How semantic prosody is acquired in novel word learning: Evidence from the “Double-Jujube Tree” Effect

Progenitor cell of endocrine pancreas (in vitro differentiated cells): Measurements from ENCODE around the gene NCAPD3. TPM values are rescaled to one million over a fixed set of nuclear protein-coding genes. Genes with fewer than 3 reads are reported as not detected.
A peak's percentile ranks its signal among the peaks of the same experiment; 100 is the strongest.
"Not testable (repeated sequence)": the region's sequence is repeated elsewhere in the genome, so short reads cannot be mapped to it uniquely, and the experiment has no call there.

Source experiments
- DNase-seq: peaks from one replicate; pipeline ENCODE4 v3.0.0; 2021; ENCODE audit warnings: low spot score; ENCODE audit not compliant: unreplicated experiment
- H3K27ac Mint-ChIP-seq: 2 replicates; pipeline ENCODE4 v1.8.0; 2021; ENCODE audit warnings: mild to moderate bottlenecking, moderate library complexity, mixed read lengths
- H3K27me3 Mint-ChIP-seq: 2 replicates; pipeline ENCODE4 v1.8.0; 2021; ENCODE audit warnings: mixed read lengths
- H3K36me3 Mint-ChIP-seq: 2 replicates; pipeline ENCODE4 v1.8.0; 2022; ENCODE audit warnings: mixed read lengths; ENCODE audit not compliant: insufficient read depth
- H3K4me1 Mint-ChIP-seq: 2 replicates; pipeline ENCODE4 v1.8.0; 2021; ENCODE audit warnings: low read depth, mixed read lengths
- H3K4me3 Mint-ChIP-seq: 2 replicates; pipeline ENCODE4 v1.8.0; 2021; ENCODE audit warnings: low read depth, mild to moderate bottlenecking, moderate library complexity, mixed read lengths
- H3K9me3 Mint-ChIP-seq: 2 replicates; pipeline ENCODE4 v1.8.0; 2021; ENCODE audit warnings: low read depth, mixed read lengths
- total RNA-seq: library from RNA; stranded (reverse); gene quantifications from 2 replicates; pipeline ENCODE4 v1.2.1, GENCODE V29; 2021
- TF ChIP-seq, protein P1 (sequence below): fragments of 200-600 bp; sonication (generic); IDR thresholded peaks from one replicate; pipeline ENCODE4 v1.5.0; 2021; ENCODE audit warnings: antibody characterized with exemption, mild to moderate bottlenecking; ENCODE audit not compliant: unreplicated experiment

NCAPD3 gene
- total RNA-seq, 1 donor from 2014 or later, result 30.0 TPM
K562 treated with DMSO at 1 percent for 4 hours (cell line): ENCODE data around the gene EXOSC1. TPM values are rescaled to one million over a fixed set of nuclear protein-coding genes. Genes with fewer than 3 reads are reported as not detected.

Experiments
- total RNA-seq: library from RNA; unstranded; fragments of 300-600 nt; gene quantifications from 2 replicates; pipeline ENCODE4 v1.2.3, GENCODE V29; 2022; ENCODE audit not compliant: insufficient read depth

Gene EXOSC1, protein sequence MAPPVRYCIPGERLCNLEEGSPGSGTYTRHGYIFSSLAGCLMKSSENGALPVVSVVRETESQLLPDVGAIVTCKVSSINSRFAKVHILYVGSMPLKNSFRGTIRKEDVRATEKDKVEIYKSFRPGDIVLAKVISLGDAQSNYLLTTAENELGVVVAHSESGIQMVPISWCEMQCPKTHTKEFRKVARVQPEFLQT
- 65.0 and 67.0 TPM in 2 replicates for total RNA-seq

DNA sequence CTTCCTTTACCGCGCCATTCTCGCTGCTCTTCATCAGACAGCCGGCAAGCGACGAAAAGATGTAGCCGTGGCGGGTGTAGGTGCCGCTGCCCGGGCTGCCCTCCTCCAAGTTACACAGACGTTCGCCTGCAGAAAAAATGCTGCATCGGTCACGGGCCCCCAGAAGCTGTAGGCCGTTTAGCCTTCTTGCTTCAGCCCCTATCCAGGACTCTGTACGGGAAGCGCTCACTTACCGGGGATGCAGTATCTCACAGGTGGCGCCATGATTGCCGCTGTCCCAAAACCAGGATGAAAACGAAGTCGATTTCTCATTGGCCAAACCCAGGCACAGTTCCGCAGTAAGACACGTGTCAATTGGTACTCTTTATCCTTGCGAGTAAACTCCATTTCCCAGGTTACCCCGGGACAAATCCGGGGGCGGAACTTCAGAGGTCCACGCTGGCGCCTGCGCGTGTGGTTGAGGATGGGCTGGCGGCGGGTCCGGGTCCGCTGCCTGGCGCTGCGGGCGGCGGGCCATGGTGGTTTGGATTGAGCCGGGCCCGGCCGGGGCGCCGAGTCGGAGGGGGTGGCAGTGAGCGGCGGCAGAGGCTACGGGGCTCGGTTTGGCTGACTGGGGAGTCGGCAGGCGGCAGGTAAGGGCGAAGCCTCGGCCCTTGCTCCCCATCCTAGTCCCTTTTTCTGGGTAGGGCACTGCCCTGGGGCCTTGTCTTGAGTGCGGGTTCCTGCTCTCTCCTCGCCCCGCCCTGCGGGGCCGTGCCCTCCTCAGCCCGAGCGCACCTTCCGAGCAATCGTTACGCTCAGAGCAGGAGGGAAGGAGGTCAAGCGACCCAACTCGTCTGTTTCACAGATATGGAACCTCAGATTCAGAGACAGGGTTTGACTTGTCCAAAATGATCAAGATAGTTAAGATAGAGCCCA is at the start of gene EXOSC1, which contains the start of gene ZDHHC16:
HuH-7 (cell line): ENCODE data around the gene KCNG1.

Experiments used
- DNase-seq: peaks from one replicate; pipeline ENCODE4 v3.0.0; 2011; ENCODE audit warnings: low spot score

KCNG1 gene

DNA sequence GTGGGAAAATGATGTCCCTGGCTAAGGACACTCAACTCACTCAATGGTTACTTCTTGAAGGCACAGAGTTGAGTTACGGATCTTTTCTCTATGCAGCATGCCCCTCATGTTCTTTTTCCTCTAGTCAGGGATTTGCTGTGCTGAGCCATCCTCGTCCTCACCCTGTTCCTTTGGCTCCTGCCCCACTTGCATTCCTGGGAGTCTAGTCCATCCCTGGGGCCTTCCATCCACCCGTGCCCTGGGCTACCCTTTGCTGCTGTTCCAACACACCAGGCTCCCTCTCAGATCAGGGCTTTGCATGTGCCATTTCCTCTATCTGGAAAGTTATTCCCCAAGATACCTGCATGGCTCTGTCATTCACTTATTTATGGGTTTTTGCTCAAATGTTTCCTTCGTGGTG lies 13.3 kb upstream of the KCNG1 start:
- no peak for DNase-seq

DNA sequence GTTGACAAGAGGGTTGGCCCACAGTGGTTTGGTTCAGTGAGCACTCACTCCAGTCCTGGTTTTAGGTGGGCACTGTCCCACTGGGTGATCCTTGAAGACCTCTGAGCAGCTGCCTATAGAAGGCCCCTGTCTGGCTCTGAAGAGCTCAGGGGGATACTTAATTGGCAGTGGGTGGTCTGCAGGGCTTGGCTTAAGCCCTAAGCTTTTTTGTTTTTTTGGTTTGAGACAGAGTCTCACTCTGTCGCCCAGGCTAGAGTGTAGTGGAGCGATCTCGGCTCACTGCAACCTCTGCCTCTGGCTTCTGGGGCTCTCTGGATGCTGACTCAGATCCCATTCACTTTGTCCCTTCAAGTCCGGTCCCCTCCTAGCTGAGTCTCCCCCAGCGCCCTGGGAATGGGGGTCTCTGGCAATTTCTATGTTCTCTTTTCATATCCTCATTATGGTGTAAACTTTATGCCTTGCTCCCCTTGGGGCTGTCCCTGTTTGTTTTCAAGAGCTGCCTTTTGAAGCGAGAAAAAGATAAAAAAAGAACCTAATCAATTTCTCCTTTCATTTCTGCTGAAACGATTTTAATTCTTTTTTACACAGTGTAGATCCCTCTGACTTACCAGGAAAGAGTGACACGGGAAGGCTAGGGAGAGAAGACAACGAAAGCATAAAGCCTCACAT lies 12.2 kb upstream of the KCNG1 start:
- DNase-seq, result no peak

Abstract: Generally, a words meaning consists of at least two components. The first is denotative meaning, representing the definitional meaning found in dictionaries and serving as the words fundamental meaning. The second component involves semantics that a word absorbs from its linguistic context, not constrained by definitions; this is known as semantic prosody, described as a consistent aura of meaning with which a form is imbued by its collocates (Louw, 1993, p. 157). While theories and empirical studies have shed light on mechanisms supporting the acquisition of the first word meaning component, the acquisition of the connotative meaning engendered by semantic prosody has been overlooked. It remains unclear whether readers can unconsciously acquire the semantic prosody (or emotional connotations) of a novel word after encountering it consistently in a context with a strong emotional polarity.Against this backdrop, we conducted a word learning experiment, manipulating context emotionality (negative vs. neutral vs. positive) and context variability (same-repeated vs. varied contexts) as crucial contextual variables. This aimed to address two understudied questions in vocabulary acquisition: (1) Does transfer of affect to a word from its linguistic context take place through reading exposures, facilitating the acquisition of semantic prosody for the word? If so, is such transfer influenced by context variability? (2) Does the acquired semantic prosody for words affect the acquisition of word forms and meanings, and is this acquisition modulated by context variability? This experiment involved two sessions: a reading-and-learning phase and a testing phase. During the reading-and-learning session, participants read emotionally charged passages, simultaneously learning embedded target words. The testing session included an immediate posttest, incorporating four vocabulary testsvalence rating, orthographic choice, definition matching, and definition generation. A total of 196 Chinese speakers participated in the experiment.Mixed-effects models were utilized to analyze data from the valence rating task and the other three vocabulary knowledge tests. The findings revealed that, within the same-repeated context, manipulating context emotionality (positive vs. neutral vs. negative) significantly influenced valence ratings, showing significantly higher ratings in the positive condition compared to neutral and negative conditions. Conversely, in the varied context, no significant differences in valence ratings were observed. This result supports the hypothesis of the Double-Jujube Tree effect, emphasizing the effect of repetitive texts compared to multiple texts. However, in the varied context, valence ratings played a role in influencing participants performances in the vocabulary tests, leading to better outcomes as valence ratings increased. In the same-repeated context, valence ratings had minimal effect on accuracy in the orthographic choice test and the definition prompting test.We posit that the effective mechanism for learning the semantic-prosody-engendered connotations of words involves the transfer of affect from their collocations. However, this transfer seems to be contingent on context variability, occurring only in the same-repeated context and not in the varied context. Furthermore, we illustrate that the emotionality of context influences the quality of both orthographic and semantic word learning, with words being better learned in positive contexts as opposed to negative or neutral ones.